C114 (Reuters) – The Trump administration has notified Huawei suppliers, including chipmaker Intel, that it will withdraw their permission to sell to the Chinese company, people familiar with the matter said. of certain licenses and intends to reject dozens of other applications to supply Huawei.
Reuters said it could be the last action against Huawei under U.S. Republican President Donald Trump and the latest in a long-running effort to undercut the world’s largest telecommunications equipment maker.
The notices came amid a flurry of U.S. actions against China in the final days before the Trump administration’s curtain call. Democrat Joe Biden will be sworn in as U.S. president on Wednesday.
An Intel spokesman had no immediate comment, and a Commerce Department spokesman did not immediately respond to a request for comment.
In an email documenting the actions seen by Reuters, the U.S. semiconductor Industry Association said on Friday that the Commerce Department “intentionally rejects numerous license applications for exports to Huawei and withdraws at least one previous license application. License issued”. A person familiar with the matter, who asked not to be named, said more than one license was to be revoked. Eight licenses from the four companies will be revoked, one of the sources said.
Japanese flash memory chip maker Kioxia has had at least one license revoked, two sources said. The company’s predecessor was Toshiba Storage Corporation.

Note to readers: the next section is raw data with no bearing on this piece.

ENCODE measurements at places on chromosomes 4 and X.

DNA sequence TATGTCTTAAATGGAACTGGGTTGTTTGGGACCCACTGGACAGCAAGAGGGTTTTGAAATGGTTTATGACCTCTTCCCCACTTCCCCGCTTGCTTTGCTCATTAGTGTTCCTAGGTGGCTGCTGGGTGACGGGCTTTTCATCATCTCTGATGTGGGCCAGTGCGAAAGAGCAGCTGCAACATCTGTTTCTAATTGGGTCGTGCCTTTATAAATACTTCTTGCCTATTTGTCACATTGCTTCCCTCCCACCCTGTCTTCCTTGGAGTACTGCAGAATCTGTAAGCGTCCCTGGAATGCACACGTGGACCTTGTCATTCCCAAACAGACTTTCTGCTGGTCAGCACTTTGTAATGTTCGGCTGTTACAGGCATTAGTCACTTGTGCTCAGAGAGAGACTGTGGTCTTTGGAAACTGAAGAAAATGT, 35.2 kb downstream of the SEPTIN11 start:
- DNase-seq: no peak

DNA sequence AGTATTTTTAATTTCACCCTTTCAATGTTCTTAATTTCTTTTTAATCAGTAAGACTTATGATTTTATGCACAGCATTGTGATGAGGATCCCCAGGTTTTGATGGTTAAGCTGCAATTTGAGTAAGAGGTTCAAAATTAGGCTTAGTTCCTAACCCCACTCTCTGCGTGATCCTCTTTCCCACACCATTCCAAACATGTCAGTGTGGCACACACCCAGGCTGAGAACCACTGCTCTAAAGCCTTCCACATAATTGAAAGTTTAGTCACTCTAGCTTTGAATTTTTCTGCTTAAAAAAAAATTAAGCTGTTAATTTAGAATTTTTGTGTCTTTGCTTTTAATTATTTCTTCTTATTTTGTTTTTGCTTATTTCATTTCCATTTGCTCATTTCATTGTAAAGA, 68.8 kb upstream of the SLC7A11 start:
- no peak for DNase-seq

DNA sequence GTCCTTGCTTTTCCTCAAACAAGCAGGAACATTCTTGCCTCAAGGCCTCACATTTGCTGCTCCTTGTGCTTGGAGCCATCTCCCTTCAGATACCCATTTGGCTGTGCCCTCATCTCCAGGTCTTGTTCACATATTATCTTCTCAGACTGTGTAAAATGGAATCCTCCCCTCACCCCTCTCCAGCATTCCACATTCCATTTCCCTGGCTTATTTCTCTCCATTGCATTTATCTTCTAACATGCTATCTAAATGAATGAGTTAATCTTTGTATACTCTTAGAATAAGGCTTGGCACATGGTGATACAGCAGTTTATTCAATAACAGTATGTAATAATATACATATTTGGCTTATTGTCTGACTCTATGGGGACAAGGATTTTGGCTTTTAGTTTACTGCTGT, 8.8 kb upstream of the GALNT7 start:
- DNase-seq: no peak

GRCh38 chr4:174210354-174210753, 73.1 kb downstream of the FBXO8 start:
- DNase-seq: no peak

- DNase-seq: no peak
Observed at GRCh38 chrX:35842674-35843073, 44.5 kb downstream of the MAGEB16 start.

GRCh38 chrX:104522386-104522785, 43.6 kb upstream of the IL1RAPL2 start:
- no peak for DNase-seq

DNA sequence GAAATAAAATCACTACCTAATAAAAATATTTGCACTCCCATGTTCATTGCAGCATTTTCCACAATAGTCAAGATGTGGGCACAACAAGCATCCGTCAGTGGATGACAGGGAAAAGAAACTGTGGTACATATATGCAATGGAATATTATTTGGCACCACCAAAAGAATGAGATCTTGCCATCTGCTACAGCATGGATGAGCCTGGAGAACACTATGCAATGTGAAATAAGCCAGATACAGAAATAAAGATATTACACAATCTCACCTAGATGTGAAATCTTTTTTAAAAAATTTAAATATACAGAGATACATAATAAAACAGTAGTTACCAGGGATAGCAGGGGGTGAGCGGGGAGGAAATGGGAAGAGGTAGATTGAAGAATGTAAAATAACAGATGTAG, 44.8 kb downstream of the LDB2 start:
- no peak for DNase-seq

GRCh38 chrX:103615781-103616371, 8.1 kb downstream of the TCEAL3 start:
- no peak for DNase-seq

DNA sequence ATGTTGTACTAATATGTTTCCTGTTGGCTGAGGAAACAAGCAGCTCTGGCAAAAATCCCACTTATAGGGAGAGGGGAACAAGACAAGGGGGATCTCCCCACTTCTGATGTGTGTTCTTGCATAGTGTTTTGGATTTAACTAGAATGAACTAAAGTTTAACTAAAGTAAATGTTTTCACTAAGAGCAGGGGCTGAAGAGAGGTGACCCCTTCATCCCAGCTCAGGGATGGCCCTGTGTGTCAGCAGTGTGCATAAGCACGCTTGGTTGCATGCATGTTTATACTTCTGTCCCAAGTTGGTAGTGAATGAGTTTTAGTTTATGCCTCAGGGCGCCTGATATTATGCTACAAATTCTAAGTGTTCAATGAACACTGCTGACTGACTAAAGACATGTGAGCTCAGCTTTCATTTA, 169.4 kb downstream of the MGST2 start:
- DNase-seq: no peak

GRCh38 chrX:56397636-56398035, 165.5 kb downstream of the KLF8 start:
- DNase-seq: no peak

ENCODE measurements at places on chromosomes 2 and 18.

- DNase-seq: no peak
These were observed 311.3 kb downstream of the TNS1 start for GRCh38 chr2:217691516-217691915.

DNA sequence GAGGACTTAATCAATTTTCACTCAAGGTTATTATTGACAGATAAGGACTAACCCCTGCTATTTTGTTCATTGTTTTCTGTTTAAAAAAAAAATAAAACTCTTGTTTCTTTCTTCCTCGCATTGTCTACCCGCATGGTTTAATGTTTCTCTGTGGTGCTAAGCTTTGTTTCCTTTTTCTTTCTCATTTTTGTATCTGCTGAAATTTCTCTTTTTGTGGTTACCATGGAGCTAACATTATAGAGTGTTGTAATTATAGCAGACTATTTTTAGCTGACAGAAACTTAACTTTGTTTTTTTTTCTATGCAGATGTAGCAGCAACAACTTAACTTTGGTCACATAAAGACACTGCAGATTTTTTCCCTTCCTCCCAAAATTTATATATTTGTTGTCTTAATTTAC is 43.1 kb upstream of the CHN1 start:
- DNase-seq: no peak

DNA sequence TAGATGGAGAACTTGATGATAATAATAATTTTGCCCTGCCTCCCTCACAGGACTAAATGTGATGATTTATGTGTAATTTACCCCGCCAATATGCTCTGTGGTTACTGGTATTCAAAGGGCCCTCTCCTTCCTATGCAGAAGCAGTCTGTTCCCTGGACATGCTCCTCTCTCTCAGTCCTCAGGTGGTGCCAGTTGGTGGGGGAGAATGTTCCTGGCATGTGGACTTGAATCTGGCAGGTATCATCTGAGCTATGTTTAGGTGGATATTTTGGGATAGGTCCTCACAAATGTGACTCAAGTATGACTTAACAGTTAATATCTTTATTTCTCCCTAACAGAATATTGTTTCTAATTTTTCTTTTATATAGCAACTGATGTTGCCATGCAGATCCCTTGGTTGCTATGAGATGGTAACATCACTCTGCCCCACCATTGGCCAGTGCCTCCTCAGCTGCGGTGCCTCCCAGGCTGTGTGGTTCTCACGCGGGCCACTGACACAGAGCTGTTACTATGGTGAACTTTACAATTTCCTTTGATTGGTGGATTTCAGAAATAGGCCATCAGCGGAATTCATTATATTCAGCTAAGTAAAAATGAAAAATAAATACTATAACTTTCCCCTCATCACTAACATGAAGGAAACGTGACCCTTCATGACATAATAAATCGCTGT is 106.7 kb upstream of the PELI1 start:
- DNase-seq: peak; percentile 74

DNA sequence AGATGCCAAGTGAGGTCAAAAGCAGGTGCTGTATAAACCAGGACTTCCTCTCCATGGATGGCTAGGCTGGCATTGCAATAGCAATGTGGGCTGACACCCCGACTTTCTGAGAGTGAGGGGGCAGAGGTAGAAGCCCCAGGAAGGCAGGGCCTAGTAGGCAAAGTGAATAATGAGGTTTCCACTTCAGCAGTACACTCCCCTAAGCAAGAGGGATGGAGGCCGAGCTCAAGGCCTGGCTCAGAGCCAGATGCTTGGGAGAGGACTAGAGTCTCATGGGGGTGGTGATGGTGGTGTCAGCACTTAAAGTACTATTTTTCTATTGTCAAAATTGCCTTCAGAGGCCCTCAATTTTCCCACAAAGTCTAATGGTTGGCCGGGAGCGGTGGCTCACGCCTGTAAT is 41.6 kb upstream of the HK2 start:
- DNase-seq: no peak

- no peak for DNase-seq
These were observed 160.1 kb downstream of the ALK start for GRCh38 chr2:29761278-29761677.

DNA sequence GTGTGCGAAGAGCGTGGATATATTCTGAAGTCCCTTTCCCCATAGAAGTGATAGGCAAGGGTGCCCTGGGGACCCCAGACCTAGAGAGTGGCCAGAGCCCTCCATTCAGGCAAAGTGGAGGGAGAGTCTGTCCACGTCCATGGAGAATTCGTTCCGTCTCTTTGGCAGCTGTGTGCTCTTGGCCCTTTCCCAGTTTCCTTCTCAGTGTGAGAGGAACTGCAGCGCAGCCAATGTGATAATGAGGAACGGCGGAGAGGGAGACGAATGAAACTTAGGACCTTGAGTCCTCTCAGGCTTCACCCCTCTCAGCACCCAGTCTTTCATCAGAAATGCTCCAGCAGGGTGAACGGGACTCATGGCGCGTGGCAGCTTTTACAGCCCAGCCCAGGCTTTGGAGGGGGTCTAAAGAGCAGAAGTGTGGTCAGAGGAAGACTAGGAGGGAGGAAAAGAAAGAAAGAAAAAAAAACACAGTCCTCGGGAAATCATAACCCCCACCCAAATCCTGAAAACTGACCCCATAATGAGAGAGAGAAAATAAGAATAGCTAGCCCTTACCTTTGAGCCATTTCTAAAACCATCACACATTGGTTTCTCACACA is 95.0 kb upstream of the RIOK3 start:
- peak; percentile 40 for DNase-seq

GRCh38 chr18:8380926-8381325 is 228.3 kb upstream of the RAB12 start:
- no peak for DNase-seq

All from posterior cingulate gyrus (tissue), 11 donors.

The American Semiconductor Industry Association said in an email that the actions involved a “wide range” of products in the semiconductor industry and asked if the companies involved had been notified.
The email noted that companies had been waiting “months” for a licensing decision, and that with less than a week left in the Trump administration, how to deal with a “denial” was a challenge.
Companies that receive notices of “Intent to Deny” will have 20 days to respond, while the Commerce Department has 45 days to notify those companies of any changes in the decision, or the decision will become final. The companies will then have 45 days to appeal.
In May 2019, the U.S. placed Huawei on the U.S. Department of Commerce’s “entity list,” restricting suppliers from selling U.S. products and technology to the company.
But while the U.S. has tightened restrictions on Huawei, some sales to Huawei have been allowed and others have been denied, including a requirement that sales of semiconductors manufactured abroad using U.S. technology must be approved by the U.S. government. license.
The latest U.S. move comes after about 150 licenses to sell goods and technology worth $120 billion had not been approved, a person familiar with the matter said, as U.S. agencies failed to agree on whether the licenses should be authorized. Permissions have been on hold.
Another $280 billion in licenses to sell goods and technology to Huawei have yet to be processed, but now face a higher chance of being rejected, the sources said.
A rule last August said 5G-capable products could be rejected, but sales of less advanced technology would be decided on a case-by-case basis.
The U.S. government’s latest decision follows six meetings between senior officials from the Commerce, State, Defense and Energy departments, starting on January 4, the sources said. Officials developed detailed guidance on which technologies would support 5G and then adopted the standard, the person said.
In doing so, officials rejected the vast majority of about 150 contested applications and revoked eight licenses, the sources said.
The U.S. action came under pressure from Corey Stewart, Trump’s recently appointed Commerce Department official. Corey Stewart spent two months at the U.S. Commerce Department before the end of the Trump administration, where he wants to pursue a tough China policy.